A considerable beneficial link between potassium consumption and bone mineral density (BMD) in premenopausal, menopausal, and postmenopausal women, as well as in elderly males has been noted in four cross-sectional studies (9, 10, 11). The range of average potassium consumption of those involved in the study was from about 3,000 to 3,400 mg/day. Highest potassium consumption was over 6,000 mg/day, while the lowest range was 1,400 to 1,600 mg/day.
Foods typically considered rich in potassium like fruit and vegetables are normally also high in precursors to ‘bicarbonate ions’. These buffer acids found in the body, in order to stabilize the body’s pH value. Diets in the Western world today tend to be more acidic (fish, meats, and cheeses) and less alkaline (fruits and vegetables). To stabilize the body’s pH, alkaline calcium salts in the bones are freed to neutralize ingested acids and those produced by metabolism when there aren’t enough bicarbonate ions present (12). Eating more fruits and vegetables lowers the diet’s total acid content and could help maintain healthy calcium levels in bones (13). The results of three studies support this theory (13, 14, 15).
Reduced incidence of stroke has been linked to higher potassium consumption, as indicated by a few large-scale epidemiological studies.
43,000 men were studied for eight years in a prospective study which demonstrated that those that consumed the most dietary potassium (median intake, 4,300 mg/day) were only 62% as likely to suffer from a stroke as men with the lowest potassium consumption (median intake, 2,400 mg/day) (4).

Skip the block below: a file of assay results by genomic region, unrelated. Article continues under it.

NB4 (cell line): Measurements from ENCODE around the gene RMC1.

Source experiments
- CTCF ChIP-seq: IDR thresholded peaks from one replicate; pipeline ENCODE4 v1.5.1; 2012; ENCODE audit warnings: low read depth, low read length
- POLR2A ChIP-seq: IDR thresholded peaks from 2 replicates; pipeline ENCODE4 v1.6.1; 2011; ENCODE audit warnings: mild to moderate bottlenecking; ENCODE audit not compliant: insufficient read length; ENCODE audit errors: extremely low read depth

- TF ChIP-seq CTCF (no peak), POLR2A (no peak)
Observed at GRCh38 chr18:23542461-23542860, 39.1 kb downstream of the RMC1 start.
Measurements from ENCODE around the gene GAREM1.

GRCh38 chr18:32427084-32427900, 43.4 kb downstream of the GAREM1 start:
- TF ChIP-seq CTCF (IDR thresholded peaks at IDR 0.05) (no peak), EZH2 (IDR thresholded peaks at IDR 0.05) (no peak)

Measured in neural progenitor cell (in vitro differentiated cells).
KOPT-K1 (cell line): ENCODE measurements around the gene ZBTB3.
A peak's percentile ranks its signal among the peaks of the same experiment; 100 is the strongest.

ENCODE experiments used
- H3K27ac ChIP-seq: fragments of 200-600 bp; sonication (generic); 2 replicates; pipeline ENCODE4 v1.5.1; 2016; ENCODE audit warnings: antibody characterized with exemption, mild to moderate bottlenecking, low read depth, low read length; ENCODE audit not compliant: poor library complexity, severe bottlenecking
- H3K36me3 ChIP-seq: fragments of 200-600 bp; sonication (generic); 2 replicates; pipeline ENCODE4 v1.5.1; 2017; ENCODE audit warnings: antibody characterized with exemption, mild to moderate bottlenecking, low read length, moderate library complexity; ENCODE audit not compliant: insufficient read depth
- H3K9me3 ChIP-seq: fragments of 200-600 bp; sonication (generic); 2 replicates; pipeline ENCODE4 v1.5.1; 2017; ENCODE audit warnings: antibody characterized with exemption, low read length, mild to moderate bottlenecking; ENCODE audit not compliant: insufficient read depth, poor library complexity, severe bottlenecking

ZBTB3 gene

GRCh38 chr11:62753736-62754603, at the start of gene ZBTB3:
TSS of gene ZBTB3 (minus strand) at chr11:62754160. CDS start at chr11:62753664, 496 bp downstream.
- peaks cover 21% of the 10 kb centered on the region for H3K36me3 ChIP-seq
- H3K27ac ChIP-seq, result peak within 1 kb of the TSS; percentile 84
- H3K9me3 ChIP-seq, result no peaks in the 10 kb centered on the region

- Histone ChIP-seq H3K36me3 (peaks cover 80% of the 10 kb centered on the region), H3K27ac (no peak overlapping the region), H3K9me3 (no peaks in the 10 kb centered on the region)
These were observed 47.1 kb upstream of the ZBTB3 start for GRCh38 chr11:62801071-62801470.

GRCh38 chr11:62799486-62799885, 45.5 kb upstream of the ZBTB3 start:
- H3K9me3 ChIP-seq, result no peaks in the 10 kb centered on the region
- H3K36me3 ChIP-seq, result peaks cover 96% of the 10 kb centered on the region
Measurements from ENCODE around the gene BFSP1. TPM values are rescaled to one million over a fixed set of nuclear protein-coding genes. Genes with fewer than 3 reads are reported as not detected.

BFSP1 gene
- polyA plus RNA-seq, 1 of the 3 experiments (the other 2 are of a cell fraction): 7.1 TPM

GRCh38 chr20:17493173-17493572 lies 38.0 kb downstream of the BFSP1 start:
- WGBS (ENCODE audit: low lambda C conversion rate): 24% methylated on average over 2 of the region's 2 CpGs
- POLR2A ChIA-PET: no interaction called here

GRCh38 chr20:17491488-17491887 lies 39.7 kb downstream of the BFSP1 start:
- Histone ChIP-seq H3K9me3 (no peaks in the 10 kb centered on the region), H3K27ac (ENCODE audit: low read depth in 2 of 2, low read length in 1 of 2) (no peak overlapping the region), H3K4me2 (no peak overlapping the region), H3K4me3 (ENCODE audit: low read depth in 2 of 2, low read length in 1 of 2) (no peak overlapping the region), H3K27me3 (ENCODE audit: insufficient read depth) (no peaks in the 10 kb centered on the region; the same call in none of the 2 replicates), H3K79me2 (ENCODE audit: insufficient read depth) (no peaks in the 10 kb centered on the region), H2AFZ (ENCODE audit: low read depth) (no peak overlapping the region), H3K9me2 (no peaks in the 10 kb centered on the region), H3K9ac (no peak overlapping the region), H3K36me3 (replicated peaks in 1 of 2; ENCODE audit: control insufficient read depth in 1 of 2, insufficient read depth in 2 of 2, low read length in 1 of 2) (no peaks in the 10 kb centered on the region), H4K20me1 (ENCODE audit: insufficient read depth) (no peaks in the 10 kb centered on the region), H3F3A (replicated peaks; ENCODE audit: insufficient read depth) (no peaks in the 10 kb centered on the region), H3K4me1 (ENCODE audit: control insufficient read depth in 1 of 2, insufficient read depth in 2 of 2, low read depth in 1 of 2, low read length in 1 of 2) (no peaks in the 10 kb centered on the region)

On the other hand, a far smaller link between the incidence of stroke and potassium consumption was noted in a comparable prospective study following over 85,000 women for a 14-year period (5).
Increased potassium consumption was linked to diminished stroke risk only in black men and women with high blood pressure in a separate large-scale study of over 9,000 people for a study period of approximately 16 years (6). The black participants did however show a considerably lower average consumption of potassium compared to the white participants (1,606 mg/day vs. 2,178 mg/day). A follow-up on the same participants showed that those with potassium intakes over 1,352 mg/day were only 72% as likely to suffer from a stroke as those with potassium intakes under 1,352 mg/day (7).
A higher stroke risk in people not on diuretics was linked to low potassium consumption in a prospective study following 5,600 people over 65 (8).
Generally, evidence indicates that a slight increase in consumption of potassium-rich foods could considerably lower stroke risk. This is particularly the case for people with high blood pressure and/or relatively low potassium consumption.
There is a heightened risk of kidney stones among people with unusually high levels of calcium in their urine. In people who have suffered from kidney stones in the past, increasing the intake of acidic food is linked to higher levels of urinary calcium (16). High levels of calcium in the urine have also been linked to potassium deprivation (17, 18). Excretion of calcium in the urine can be diminished by increasing calcium consumption or through supplementation with potassium bicarbonate.
The risk of developing symptomatic kidney stones in men whose potassium consumption averaged more than 4,042 mg/day was half that of men whose intake averaged less than 2,895 mg/day in a large-scale prospective study covering over 45,000 men for a period of four years (19). Women with the highest potassium consumption levels (averaging 3,458 mg/day) in a comparable study were only 65% as likely to develop symptomatic kidney stones as women with the lowest potassium consumption levels (averaging 2,703 mg/day). This study followed over 90,000 women for 12 years (20).